By Ke’Ana Lampkins
Two years ago, I made the hardest decisions I’ve ever had to make. I was about six months pregnant, and I had to decide to leave the best job I ever had since graduating with my Master’s Degree. I had to decide to stay home to raise my unborn child. Or take maternity leave and come back and teach students I wouldn’t have met until the Spring semester (meaning they would have a substitute teacher for the entire fall semester).
Sure, I could have waited to make the final decision until after my son arrived and let them know at the last minute that I wanted to stay home or return to work. But I felt I owed my students more than that; my students deserved better. I knew from before my son’s conception; I wanted to be a stay-at-home mom. As a latch key kid, I understood the importance of creating an unformidable bond with your child in their early years and being available to them as they grew into their adolescent and teen years. I also knew that many women worked and care for their children at the same time. But at the time, I firmly believed I wouldn’t be able to do both. That I wouldn’t be able to give my students 100% and give my son 100%, and I didn’t want to have to choose.
So, for a long time, I didn’t. I spoke with friends about what they did. How they worked or how they enjoyed saying home with their children. The thing was, I knew what I needed and wanted to do. But I was so afraid, with questions plaguing my mind: What if I didn’t like staying home? What if my son doesn’t like me? What if I’m bad at being a stay- at- home mom? I had so many fears. But, eventually, after encouragement from my husband, I decided to stay home. I chose to be authentic to my true self and needs at the time. Everyone had an opinion about what I should do, but in the end, I chose to be true to my self, even despite my fears around it.
Only recently, as I attempted to re-join the workforce, was I faced with the reality that my wants and needs had changed. When I decided to stay home, I had no real timeline of how long I would stay home; I had an idea to wait until my son was school-age. But along the way, I started to have more overwhelming moments and more frustration around staying home. I missed working, and I began to become worried about the growing gap in my work experience. More than anything, I felt that I had a larger purpose than just child-rearing.
It’s hard to even write and admit this amidst all the advice I receive daily about staying home and how there is no job more important than raising my son. Though these comments mean well, they created a lot of anxiety because of the growing dissonance with my current position of caretaking and what I wanted to be doing. I wanted to stay home and see my son grow and learn. But I also wanted to work outside the home and feel valued outside of being a mom.
This back story is important because a huge piece of my identity was my career. I loved my job, and I loved what I did. Even more, I loved my students. As I became a mother, it was easy to embrace my new identity as a mother. Sometimes it felt like my only identity. I was even overpowering my identity as a wife, friend, sister, and daughter.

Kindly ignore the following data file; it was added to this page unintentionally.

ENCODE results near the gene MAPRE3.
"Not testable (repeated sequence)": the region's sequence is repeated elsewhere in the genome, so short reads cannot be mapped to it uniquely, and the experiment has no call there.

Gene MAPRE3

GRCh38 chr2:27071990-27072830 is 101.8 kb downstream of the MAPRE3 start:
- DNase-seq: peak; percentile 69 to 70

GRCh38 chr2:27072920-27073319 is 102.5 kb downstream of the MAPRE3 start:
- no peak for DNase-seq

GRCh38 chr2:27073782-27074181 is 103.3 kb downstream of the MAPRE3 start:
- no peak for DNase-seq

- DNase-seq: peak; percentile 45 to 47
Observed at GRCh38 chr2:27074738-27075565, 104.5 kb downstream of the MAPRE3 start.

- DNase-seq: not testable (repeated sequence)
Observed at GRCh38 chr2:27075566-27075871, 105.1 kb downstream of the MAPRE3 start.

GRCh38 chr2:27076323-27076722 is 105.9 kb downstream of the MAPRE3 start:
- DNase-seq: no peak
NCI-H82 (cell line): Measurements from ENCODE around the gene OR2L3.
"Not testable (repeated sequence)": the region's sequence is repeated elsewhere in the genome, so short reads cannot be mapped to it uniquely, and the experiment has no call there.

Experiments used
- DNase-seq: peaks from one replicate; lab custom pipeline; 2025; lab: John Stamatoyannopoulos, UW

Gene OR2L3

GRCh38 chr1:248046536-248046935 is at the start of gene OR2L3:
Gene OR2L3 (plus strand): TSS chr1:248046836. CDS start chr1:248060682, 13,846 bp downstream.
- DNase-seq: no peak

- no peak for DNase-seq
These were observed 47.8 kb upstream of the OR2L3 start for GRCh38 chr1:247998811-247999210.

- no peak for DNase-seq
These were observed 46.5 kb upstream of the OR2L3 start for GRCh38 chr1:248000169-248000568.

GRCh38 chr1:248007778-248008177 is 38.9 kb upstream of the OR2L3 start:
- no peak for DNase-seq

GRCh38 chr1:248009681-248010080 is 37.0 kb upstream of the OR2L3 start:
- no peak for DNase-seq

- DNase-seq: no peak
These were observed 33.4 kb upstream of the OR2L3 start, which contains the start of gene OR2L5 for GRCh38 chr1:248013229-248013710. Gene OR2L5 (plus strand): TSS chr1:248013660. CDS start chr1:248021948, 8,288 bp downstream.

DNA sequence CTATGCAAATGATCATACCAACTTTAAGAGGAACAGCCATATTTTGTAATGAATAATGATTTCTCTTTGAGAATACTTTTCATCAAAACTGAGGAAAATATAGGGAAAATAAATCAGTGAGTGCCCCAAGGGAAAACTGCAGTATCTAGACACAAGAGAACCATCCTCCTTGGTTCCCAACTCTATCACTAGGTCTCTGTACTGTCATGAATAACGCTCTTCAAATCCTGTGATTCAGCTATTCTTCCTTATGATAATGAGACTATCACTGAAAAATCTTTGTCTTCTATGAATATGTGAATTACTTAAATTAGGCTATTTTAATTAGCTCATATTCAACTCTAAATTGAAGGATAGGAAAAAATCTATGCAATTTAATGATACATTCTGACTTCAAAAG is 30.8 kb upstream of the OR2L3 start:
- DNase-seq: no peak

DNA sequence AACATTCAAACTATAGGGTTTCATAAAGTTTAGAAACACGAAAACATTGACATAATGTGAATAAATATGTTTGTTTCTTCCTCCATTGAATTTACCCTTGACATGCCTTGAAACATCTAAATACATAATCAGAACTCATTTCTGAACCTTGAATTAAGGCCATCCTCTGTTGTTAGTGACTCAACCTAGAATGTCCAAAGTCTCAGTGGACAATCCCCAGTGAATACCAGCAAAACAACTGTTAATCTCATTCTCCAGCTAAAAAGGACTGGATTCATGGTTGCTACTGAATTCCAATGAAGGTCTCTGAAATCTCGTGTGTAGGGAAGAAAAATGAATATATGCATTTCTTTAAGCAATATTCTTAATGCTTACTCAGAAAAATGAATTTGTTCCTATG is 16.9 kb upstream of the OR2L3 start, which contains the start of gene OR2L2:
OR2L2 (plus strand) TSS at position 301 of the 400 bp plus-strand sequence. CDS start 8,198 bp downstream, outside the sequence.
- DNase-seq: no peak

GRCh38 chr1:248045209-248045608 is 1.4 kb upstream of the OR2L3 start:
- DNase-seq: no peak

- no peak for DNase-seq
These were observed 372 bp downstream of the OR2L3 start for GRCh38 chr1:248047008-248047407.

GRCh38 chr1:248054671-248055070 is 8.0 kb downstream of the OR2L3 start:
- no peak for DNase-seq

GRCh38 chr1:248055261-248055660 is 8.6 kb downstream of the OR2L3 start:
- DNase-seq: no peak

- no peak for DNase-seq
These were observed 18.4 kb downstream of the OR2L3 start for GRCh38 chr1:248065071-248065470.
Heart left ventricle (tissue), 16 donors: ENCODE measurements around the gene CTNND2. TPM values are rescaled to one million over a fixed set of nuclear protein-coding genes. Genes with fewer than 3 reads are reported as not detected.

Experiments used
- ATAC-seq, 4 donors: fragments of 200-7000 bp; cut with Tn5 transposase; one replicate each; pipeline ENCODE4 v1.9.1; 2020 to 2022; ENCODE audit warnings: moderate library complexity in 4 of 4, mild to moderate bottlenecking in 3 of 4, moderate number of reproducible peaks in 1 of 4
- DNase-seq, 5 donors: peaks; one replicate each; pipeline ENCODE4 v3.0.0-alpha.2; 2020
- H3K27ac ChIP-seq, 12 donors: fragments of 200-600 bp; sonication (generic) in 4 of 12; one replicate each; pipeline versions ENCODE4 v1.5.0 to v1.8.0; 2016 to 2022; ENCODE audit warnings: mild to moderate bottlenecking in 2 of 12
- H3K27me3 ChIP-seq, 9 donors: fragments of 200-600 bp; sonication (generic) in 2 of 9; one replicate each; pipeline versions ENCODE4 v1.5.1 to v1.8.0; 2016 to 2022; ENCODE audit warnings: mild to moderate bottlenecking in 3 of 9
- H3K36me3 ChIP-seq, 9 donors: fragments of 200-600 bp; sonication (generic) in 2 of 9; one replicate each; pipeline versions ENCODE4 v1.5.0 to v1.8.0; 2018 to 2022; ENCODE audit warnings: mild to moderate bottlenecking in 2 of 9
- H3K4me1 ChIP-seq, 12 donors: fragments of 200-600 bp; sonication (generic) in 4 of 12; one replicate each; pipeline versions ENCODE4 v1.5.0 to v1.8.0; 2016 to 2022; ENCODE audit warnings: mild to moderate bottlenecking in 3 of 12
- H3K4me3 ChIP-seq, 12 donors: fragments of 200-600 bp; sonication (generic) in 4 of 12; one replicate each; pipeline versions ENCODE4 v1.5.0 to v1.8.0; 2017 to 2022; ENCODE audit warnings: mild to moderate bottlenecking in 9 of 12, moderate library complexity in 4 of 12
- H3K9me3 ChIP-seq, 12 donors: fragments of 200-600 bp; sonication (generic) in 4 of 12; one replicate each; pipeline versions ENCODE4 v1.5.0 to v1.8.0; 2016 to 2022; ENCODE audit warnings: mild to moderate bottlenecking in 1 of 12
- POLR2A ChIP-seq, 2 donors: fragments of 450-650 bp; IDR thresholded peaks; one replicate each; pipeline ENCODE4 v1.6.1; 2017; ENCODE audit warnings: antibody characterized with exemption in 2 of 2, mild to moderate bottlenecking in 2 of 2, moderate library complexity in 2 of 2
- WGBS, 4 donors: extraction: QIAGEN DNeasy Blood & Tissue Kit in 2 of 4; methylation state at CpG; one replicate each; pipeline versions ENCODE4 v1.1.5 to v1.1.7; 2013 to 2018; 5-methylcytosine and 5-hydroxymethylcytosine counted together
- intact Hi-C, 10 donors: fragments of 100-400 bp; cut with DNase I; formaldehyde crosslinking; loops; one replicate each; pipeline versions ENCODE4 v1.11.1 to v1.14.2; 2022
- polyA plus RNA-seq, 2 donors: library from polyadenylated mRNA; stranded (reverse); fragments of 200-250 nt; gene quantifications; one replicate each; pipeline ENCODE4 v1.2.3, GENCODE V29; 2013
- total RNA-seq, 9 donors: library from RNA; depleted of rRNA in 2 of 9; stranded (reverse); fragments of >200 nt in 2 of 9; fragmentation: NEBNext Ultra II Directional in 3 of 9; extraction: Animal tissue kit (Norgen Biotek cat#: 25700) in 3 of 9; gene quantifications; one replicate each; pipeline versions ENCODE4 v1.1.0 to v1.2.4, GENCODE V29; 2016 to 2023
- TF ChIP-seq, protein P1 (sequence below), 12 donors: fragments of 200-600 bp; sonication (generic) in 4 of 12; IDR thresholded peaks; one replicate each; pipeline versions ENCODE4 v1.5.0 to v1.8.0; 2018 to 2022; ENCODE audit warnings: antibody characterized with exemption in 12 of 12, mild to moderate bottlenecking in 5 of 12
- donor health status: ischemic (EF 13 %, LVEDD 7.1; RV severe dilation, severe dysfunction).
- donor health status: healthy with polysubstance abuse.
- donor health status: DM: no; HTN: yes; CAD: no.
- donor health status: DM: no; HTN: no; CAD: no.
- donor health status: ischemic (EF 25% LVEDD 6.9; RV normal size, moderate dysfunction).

There are two things I want to attest to here: One. It’s okay to change; Although, I decided to stay home to care for my child. I had to fight every day to remember who I was outside of motherhood’s demanding job. Your days easily merge into nights, and you’re so tired that all you can do is sleep and wait for the next day to do the same thing all over again. As they get older, it does get better, but no less demanding. It’s okay to change, and when you embrace the change, you are embracing your authentic self. When you force yourself to do something or be someone else based on the notion that you think it’s who you’re supposed to be. Not only is it hurting you, but it’s also creating an environment around you that may not be conducive to everyone around you.
Think about the mean boss, who hates their job. Or the person who seems indifferent in the relationship but doesn’t want to end it. These are examples of people who are unable (for whatever reason) to be real and authentic to who they are and the change they are experiencing within themselves. Somewhere along the way, their wants and needs changed. It can be scary but embrace the change.
Along with embracing yourself, it’s also essential to keep yourself alive. This brings me to my second point, don’t lose yourself. A massive struggle for moms is postpartum depression. Well, when you add the added layer of losing your identity in your spouse or your child, it can take depression to a whole new level. Not only did I experience this, but I did my best to stay active in my community by writing on this blog and volunteering for causes that matter to me. Whether you have a child, are in a relationship, or none of the above. Chose yourself and be true to your authentic identity. And as you change, embrace it. As your wants and passions change, take them on because it can only lead to a healthier, better you.
Ke’Ana Lampkins is a contributing writer for The Pedestal Project, LLC. Ke’Ana is a Christian, wife, and mother dedicated to empowering young girls and women through counseling, mentorship, and education. Connect with her on Instagram @Beautifully_Yanni